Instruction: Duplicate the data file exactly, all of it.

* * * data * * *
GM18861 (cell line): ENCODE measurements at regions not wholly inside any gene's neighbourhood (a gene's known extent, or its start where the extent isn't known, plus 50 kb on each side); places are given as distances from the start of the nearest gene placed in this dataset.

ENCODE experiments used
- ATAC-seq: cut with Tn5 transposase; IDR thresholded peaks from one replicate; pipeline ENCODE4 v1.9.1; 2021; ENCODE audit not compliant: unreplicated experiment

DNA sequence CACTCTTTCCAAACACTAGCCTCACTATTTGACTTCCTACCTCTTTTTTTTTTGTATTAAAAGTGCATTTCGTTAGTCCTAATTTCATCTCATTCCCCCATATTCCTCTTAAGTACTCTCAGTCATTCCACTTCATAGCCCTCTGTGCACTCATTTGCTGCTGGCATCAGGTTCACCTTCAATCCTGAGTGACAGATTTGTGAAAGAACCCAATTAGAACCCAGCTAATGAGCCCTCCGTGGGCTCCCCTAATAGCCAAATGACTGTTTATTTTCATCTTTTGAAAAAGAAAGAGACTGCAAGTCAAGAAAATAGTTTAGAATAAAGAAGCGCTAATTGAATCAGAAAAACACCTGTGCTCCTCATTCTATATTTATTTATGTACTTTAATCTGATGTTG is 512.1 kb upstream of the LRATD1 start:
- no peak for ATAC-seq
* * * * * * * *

GM18861 (cell line): ENCODE measurements at regions not wholly inside any gene's neighbourhood (a gene's known extent, or its start where the extent isn't known, plus 50 kb on each side); places are given as distances from the start of the nearest gene placed in this dataset.

ENCODE experiments used
- ATAC-seq: cut with Tn5 transposase; IDR thresholded peaks from one replicate; pipeline ENCODE4 v1.9.1; 2021; ENCODE audit not compliant: unreplicated experiment

DNA sequence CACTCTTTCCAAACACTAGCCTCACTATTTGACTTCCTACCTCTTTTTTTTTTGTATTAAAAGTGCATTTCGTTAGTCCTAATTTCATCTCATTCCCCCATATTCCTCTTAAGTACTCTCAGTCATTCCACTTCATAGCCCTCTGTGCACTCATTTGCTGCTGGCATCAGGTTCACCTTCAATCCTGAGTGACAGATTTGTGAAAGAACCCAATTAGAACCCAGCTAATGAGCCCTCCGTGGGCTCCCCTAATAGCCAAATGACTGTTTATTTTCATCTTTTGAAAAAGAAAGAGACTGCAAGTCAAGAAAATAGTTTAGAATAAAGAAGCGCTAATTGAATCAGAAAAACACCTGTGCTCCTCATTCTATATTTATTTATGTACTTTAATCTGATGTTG is 512.1 kb upstream of the LRATD1 start:
- no peak for ATAC-seq